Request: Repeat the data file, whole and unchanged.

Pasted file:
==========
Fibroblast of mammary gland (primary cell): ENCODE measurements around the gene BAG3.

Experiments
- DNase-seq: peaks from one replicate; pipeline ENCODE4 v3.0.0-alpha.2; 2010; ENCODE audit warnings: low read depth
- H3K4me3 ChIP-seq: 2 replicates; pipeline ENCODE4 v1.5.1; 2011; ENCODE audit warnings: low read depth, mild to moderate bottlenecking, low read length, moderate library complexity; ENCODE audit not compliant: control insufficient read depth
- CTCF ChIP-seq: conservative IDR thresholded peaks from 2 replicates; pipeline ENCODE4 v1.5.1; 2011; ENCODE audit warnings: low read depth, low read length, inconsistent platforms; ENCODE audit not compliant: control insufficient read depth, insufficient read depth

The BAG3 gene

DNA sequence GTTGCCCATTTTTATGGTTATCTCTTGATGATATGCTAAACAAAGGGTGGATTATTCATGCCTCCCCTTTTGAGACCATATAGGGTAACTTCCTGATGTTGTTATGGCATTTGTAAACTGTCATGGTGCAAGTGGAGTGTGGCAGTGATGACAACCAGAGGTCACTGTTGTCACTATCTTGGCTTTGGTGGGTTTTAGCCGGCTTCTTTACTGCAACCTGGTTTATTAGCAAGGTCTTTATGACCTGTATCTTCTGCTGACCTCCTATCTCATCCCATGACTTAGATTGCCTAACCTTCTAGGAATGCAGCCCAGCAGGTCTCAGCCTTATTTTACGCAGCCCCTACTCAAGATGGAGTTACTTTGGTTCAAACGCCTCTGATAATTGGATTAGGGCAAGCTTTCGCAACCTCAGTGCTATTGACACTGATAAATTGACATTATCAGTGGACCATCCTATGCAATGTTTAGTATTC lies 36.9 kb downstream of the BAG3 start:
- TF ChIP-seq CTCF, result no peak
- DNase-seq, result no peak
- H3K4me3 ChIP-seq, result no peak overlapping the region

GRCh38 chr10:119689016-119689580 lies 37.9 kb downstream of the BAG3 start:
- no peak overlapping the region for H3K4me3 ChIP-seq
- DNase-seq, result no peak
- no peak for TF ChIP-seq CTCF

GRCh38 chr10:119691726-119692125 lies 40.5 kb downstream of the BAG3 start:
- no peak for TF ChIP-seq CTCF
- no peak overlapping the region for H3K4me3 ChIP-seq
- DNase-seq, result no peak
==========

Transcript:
Fibroblast of mammary gland (primary cell): ENCODE measurements around the gene BAG3.

Experiments
- DNase-seq: peaks from one replicate; pipeline ENCODE4 v3.0.0-alpha.2; 2010; ENCODE audit warnings: low read depth
- H3K4me3 ChIP-seq: 2 replicates; pipeline ENCODE4 v1.5.1; 2011; ENCODE audit warnings: low read depth, mild to moderate bottlenecking, low read length, moderate library complexity; ENCODE audit not compliant: control insufficient read depth
- CTCF ChIP-seq: conservative IDR thresholded peaks from 2 replicates; pipeline ENCODE4 v1.5.1; 2011; ENCODE audit warnings: low read depth, low read length, inconsistent platforms; ENCODE audit not compliant: control insufficient read depth, insufficient read depth

The BAG3 gene

DNA sequence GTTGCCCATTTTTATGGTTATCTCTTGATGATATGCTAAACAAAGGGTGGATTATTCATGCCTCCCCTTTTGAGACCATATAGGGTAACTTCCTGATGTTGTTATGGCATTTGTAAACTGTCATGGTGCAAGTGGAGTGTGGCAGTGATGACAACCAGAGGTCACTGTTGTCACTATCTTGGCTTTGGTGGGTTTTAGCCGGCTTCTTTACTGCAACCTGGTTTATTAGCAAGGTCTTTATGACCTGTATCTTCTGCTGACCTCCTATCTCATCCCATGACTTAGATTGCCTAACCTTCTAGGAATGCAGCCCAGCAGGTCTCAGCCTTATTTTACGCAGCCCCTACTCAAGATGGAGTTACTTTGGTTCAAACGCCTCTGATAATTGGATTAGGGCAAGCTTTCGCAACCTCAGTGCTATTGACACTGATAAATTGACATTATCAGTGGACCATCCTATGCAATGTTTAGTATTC lies 36.9 kb downstream of the BAG3 start:
- TF ChIP-seq CTCF, result no peak
- DNase-seq, result no peak
- H3K4me3 ChIP-seq, result no peak overlapping the region

GRCh38 chr10:119689016-119689580 lies 37.9 kb downstream of the BAG3 start:
- no peak overlapping the region for H3K4me3 ChIP-seq
- DNase-seq, result no peak
- no peak for TF ChIP-seq CTCF

GRCh38 chr10:119691726-119692125 lies 40.5 kb downstream of the BAG3 start:
- no peak for TF ChIP-seq CTCF
- no peak overlapping the region for H3K4me3 ChIP-seq
- DNase-seq, result no peak